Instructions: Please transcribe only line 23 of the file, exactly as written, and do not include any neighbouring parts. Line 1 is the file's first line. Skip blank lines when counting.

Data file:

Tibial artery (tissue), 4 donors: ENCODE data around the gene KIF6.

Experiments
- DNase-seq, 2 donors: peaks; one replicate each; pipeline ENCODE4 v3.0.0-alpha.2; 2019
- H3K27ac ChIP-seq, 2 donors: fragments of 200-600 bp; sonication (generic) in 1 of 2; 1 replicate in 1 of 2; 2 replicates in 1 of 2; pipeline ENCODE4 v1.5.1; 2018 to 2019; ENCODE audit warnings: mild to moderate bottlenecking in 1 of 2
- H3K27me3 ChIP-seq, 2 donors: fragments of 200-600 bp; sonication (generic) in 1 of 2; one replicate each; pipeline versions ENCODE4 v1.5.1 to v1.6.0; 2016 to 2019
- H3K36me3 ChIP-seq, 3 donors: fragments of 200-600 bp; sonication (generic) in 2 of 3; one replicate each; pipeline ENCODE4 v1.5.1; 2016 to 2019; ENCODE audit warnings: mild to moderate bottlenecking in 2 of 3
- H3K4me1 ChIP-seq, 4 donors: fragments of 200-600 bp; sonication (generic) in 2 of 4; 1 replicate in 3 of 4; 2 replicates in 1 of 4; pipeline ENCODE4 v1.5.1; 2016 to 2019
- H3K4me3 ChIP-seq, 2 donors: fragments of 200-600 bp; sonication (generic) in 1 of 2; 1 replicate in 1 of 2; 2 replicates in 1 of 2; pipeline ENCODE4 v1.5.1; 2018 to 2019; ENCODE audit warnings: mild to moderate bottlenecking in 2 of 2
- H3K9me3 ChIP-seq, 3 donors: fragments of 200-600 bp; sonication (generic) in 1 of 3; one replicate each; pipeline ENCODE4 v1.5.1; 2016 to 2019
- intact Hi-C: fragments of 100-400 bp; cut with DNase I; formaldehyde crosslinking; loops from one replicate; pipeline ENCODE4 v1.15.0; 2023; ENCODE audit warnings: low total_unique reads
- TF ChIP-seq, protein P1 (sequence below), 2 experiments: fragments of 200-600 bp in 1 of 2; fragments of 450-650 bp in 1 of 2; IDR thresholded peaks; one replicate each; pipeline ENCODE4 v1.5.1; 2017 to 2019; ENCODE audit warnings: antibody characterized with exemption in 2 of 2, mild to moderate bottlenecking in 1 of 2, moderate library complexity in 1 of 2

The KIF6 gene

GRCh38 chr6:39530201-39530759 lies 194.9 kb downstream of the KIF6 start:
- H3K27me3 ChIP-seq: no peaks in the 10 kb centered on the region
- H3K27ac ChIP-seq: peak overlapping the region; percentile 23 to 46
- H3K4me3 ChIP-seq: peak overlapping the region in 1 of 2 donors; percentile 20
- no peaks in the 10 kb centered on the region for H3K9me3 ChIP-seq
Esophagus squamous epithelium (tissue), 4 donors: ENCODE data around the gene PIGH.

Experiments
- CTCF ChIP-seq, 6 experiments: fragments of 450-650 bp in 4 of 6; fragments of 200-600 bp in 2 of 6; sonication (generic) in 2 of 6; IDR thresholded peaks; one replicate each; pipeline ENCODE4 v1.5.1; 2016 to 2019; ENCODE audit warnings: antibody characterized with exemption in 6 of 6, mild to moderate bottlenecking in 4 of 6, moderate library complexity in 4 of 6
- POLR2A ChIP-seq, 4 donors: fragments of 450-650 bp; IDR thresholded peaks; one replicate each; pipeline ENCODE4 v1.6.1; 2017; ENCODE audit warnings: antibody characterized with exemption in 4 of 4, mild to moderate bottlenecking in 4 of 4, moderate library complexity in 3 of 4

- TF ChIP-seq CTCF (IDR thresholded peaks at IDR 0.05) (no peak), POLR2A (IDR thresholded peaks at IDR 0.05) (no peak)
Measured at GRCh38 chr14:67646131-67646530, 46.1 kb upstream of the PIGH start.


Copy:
Measured at GRCh38 chr14:67646131-67646530, 46.1 kb upstream of the PIGH start.